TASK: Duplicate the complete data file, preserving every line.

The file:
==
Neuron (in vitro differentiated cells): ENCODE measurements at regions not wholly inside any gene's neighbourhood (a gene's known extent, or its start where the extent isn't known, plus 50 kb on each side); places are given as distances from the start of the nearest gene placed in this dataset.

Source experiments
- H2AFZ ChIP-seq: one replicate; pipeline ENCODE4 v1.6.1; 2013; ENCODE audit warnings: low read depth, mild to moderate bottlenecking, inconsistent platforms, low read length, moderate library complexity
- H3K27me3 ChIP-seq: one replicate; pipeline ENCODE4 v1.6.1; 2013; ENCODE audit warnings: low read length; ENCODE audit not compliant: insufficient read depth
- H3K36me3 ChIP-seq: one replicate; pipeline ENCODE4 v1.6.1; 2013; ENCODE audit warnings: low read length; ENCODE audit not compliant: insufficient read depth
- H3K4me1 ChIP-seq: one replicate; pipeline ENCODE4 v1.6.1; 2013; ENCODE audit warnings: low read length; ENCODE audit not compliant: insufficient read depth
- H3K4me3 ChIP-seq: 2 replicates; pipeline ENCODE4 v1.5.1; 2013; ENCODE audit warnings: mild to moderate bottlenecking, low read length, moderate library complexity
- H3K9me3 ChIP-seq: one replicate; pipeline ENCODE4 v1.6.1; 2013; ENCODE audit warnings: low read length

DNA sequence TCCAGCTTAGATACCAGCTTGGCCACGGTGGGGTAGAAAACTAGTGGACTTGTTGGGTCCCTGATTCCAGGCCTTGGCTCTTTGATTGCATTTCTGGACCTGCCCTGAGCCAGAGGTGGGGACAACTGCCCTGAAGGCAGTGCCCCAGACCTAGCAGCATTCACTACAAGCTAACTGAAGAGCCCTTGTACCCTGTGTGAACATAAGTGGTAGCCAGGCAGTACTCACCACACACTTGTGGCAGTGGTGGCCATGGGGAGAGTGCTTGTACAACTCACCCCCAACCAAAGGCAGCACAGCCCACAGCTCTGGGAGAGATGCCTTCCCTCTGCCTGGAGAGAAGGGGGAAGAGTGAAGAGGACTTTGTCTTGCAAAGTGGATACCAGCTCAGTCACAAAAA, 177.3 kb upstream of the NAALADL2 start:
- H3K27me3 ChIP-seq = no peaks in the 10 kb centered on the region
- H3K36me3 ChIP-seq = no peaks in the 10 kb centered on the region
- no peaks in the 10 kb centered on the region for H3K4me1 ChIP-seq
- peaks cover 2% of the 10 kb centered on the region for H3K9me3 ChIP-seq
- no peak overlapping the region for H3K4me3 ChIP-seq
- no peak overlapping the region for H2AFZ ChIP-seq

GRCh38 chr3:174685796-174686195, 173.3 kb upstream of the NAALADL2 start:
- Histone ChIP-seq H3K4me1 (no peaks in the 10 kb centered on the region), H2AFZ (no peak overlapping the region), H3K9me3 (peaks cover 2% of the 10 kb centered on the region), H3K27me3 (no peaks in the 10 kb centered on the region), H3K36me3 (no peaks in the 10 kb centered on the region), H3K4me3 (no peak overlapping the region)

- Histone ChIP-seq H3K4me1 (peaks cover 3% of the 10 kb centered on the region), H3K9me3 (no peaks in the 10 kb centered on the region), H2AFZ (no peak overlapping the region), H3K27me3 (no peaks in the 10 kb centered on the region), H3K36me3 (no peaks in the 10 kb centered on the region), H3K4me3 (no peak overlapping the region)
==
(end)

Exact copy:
Neuron (in vitro differentiated cells): ENCODE measurements at regions not wholly inside any gene's neighbourhood (a gene's known extent, or its start where the extent isn't known, plus 50 kb on each side); places are given as distances from the start of the nearest gene placed in this dataset.

Source experiments
- H2AFZ ChIP-seq: one replicate; pipeline ENCODE4 v1.6.1; 2013; ENCODE audit warnings: low read depth, mild to moderate bottlenecking, inconsistent platforms, low read length, moderate library complexity
- H3K27me3 ChIP-seq: one replicate; pipeline ENCODE4 v1.6.1; 2013; ENCODE audit warnings: low read length; ENCODE audit not compliant: insufficient read depth
- H3K36me3 ChIP-seq: one replicate; pipeline ENCODE4 v1.6.1; 2013; ENCODE audit warnings: low read length; ENCODE audit not compliant: insufficient read depth
- H3K4me1 ChIP-seq: one replicate; pipeline ENCODE4 v1.6.1; 2013; ENCODE audit warnings: low read length; ENCODE audit not compliant: insufficient read depth
- H3K4me3 ChIP-seq: 2 replicates; pipeline ENCODE4 v1.5.1; 2013; ENCODE audit warnings: mild to moderate bottlenecking, low read length, moderate library complexity
- H3K9me3 ChIP-seq: one replicate; pipeline ENCODE4 v1.6.1; 2013; ENCODE audit warnings: low read length

DNA sequence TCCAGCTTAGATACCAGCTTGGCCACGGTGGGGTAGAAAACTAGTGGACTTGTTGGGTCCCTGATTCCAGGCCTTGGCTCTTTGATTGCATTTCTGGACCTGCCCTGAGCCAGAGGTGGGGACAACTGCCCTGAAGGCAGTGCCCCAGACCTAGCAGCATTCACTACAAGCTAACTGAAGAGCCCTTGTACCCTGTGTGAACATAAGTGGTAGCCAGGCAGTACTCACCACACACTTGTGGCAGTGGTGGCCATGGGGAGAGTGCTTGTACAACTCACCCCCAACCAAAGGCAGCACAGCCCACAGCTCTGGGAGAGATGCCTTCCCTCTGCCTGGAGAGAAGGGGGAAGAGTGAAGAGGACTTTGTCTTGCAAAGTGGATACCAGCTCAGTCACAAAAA, 177.3 kb upstream of the NAALADL2 start:
- H3K27me3 ChIP-seq = no peaks in the 10 kb centered on the region
- H3K36me3 ChIP-seq = no peaks in the 10 kb centered on the region
- no peaks in the 10 kb centered on the region for H3K4me1 ChIP-seq
- peaks cover 2% of the 10 kb centered on the region for H3K9me3 ChIP-seq
- no peak overlapping the region for H3K4me3 ChIP-seq
- no peak overlapping the region for H2AFZ ChIP-seq

GRCh38 chr3:174685796-174686195, 173.3 kb upstream of the NAALADL2 start:
- Histone ChIP-seq H3K4me1 (no peaks in the 10 kb centered on the region), H2AFZ (no peak overlapping the region), H3K9me3 (peaks cover 2% of the 10 kb centered on the region), H3K27me3 (no peaks in the 10 kb centered on the region), H3K36me3 (no peaks in the 10 kb centered on the region), H3K4me3 (no peak overlapping the region)

- Histone ChIP-seq H3K4me1 (peaks cover 3% of the 10 kb centered on the region), H3K9me3 (no peaks in the 10 kb centered on the region), H2AFZ (no peak overlapping the region), H3K27me3 (no peaks in the 10 kb centered on the region), H3K36me3 (no peaks in the 10 kb centered on the region), H3K4me3 (no peak overlapping the region)